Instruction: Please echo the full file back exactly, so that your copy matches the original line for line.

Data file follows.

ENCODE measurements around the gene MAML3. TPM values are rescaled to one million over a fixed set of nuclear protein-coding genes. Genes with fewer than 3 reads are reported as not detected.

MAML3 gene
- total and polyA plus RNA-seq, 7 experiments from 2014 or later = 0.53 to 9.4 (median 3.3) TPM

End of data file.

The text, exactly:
ENCODE measurements around the gene MAML3. TPM values are rescaled to one million over a fixed set of nuclear protein-coding genes. Genes with fewer than 3 reads are reported as not detected.

MAML3 gene
- total and polyA plus RNA-seq, 7 experiments from 2014 or later = 0.53 to 9.4 (median 3.3) TPM